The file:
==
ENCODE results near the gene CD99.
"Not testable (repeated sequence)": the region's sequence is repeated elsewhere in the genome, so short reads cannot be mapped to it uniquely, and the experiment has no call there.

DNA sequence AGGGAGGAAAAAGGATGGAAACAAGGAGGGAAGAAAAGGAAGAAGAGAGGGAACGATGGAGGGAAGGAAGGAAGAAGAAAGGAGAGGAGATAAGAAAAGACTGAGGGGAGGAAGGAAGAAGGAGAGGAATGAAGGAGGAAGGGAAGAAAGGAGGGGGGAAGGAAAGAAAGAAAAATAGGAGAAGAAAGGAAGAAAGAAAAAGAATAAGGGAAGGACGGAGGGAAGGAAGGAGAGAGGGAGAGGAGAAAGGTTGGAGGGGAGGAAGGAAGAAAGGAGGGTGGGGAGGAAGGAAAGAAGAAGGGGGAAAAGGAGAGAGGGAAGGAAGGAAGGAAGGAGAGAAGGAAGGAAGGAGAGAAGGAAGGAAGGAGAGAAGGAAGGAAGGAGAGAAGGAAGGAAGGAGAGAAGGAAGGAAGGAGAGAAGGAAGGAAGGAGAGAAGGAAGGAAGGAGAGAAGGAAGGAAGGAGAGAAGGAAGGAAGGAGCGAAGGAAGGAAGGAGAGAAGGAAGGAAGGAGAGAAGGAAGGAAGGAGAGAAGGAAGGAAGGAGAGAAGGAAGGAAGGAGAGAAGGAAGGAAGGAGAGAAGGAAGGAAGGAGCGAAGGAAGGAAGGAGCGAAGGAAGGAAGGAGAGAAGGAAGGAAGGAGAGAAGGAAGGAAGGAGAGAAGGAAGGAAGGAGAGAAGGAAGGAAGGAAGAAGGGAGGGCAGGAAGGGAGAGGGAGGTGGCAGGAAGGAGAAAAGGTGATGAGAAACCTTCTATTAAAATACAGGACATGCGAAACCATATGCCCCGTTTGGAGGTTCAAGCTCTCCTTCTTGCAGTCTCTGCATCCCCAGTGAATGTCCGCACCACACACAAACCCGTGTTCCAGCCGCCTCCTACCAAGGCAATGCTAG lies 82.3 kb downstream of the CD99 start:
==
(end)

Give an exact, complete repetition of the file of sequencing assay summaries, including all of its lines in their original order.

ENCODE results near the gene CD99.
"Not testable (repeated sequence)": the region's sequence is repeated elsewhere in the genome, so short reads cannot be mapped to it uniquely, and the experiment has no call there.

DNA sequence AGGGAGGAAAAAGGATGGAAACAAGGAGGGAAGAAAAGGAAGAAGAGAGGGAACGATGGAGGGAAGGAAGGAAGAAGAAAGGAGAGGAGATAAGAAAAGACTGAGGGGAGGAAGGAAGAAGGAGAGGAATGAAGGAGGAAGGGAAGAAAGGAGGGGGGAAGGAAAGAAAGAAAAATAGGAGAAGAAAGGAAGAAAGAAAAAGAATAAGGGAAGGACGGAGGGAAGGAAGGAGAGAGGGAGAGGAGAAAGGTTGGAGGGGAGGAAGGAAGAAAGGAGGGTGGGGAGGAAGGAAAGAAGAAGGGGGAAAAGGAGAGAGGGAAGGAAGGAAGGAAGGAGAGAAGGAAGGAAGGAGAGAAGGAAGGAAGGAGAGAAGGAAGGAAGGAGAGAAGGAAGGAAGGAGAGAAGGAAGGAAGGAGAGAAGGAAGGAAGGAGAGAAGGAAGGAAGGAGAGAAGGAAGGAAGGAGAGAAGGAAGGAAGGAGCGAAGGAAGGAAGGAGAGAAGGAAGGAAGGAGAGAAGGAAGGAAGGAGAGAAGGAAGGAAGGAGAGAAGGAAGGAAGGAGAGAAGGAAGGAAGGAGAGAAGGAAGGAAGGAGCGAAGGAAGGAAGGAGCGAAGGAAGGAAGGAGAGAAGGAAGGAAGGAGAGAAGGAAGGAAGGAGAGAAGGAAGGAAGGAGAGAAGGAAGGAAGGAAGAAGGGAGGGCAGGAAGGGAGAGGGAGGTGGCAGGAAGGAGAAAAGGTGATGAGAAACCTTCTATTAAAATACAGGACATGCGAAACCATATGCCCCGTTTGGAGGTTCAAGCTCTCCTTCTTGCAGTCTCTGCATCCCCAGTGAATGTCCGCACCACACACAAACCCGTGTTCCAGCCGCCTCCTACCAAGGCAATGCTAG lies 82.3 kb downstream of the CD99 start: